China launched its fourth unmanned spacecraft "Shenzhou IV" early Monday morning with a " Long March II F" carrier rocket, a move that could soon lead to its manned space voyage.
Leading scientists in charge of China's manned space program said the successful launch of the "Shenzhou (divine vessel) IV" laid a solid foundation for the country's future task of sending Chinese astronauts to outer space.
The "Long March II F" rocket blasted off at 00:40 a.m. (Beijing Time) from the Jiuquan Satellite Launch Center in northwest China' s Gansu Province.
It was the 27th consecutive successful launch of China-made rockets after October 1996.
Liu Zhusheng, leading designer of the carrier rocket system, said that the "Long March II F" rocket is on a par with the best of its kind in the world in terms of reliability and safety.
Space scientists at the Beijing Aerospace Command and Control Center said that the "Shenzhou IV" had entered a preset orbit.
Su Shuangning, commander and leading designer of the astronaut system for China's manned space program, said Chinese astronauts had entered the spacecraft to receive training for the first time.
The astronauts were all selected from fighter pilots in the air force, Su said.
"With tough training in basic theories, professional skills and flight procedures and tasks, the astronauts are absolutely capable of making their maiden voyage to outer space," said the commander.
Qi Faren, leading designer of the spacecraft system, said all the functions, indices and data relevant to manned flights had stood up to the test of three previous successful launches and return landings of the "Shenzhou" spaceships.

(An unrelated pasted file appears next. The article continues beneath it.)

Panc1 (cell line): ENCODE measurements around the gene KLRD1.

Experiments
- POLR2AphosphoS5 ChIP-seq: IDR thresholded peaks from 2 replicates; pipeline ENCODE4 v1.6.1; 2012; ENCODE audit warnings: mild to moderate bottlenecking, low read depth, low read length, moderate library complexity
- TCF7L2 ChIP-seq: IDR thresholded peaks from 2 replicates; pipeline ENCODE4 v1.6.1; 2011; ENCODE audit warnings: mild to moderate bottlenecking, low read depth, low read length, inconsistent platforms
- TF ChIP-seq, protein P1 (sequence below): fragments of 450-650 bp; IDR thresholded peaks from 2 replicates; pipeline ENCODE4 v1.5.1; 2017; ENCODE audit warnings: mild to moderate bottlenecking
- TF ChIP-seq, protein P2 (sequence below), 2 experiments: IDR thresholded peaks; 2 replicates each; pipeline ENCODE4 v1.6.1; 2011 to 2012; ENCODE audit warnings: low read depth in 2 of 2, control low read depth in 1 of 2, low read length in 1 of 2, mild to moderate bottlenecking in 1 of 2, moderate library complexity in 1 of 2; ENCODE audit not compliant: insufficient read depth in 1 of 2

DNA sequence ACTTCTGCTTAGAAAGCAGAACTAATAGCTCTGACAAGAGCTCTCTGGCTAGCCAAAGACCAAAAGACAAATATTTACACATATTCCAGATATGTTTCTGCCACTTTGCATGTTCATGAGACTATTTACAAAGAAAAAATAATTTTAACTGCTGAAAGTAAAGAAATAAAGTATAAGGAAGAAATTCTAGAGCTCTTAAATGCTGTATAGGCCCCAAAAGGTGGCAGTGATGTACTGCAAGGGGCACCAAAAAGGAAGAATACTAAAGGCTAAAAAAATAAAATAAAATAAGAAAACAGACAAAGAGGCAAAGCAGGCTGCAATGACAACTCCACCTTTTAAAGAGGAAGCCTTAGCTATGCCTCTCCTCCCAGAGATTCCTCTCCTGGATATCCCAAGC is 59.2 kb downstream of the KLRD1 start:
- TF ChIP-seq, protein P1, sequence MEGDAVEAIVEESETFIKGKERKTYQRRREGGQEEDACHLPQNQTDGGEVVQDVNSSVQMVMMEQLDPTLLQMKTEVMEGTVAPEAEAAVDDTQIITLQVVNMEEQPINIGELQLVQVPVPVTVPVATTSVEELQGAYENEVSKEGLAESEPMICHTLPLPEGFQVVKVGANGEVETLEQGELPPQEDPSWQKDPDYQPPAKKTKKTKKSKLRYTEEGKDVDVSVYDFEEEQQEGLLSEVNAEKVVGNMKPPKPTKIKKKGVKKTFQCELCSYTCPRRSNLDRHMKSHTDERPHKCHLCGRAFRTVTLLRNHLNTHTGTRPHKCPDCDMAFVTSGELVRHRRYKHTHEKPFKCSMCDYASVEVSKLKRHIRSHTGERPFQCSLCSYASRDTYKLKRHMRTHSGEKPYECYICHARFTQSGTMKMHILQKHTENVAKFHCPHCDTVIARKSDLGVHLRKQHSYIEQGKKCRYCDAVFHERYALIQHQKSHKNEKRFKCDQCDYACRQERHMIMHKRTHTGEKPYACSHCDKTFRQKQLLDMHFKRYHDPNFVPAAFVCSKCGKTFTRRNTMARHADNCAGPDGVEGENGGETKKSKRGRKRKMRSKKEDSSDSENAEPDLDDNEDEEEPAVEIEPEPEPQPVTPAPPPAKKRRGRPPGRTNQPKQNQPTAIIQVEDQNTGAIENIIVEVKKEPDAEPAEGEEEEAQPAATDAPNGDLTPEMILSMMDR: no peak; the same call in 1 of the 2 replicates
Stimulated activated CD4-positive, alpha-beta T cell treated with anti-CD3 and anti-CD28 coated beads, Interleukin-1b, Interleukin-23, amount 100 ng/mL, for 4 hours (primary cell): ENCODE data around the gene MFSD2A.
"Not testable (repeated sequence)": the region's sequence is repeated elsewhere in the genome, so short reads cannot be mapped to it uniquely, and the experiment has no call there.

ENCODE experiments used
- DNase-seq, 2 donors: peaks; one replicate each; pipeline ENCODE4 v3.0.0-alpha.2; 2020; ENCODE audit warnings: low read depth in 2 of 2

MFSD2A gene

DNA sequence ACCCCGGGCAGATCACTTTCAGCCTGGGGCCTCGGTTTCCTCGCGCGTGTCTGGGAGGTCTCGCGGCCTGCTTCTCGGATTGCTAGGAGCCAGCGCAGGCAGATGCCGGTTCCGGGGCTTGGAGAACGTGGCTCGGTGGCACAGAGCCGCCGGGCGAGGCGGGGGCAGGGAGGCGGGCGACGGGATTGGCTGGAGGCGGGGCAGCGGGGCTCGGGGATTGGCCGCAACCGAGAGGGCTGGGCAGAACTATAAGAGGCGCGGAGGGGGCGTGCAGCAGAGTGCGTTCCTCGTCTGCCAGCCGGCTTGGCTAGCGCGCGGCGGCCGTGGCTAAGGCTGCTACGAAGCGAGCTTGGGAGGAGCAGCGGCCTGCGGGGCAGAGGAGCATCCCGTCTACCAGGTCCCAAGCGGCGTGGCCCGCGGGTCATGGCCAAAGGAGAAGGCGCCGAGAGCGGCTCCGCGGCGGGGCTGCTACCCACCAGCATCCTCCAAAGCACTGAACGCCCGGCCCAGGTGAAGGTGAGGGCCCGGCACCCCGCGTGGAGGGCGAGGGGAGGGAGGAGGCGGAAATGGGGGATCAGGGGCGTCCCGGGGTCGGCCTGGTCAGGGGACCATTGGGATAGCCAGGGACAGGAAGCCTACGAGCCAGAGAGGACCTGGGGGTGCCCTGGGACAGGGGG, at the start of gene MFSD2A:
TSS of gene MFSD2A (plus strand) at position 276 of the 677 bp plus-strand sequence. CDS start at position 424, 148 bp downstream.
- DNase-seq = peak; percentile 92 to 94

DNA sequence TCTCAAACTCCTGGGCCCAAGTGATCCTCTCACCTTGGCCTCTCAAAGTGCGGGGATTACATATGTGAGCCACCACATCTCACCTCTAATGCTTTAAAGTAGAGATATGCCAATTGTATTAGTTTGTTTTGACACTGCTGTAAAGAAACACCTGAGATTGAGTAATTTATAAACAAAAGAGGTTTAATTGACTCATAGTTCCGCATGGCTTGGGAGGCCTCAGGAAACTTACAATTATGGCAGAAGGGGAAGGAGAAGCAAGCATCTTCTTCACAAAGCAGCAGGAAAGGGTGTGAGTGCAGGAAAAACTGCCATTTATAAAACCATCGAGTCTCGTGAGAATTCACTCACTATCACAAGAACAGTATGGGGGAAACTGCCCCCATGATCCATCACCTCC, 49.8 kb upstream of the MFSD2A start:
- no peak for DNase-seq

"Shenzhou IV" had been modified to make it a more comfortable place for astronauts to live in and work, said Qi.
All parts of the application system for manned flight are installed aboard the "Shenzhou IV" craft in the ongoing test flights.
Gu Yidong, commander and chief designer of the space application system, said a number of scientific experiments would be conducted while the spacecraft remained in space, including some involving the astronaut flight system, control of the spacecraft environment and life support sub-system.
Zhou Jianping, chief designer of the launch system, told Xinhua the Jiuquan Satellite Launch Center had put in place sound facilities for survey, control, telecommunications, and command systems with necessary facilities catering for astronauts.
Sun Baosheng, deputy chief designer of the monitoring and telecommunications system, said monitoring stations under the Xi' an Satellite Monitoring Center and four "Yuanwang" aerospace survey ships at anchor in the Pacific, Indian and Atlantic oceans, were tracking and controlling the spacecraft.
Zhao Jun, commander and chief designer of the landing system, said a number of land and marine emergency rescue zones had been set up, and rescue workers had conducted some trial rescue operations in line with requirements set for manned flights.
According to China's manned flight program which began in 1992, a number of unmanned test flights will be launched before Chinese astronauts are sent into space.
Experts regard Monday's successful launch as one of the important test missions of the whole program.
The orbiting spacecraft is expected to return to Earth after completing its preset experiments in space during an unspecified period.
China launched the "Shenzhou I", "Shenzhou II" and "Shenzhou III" spacecraft in November 1999, January 2001 and March 2002 respectively.
(Xinhua News Agency December 30, 2002)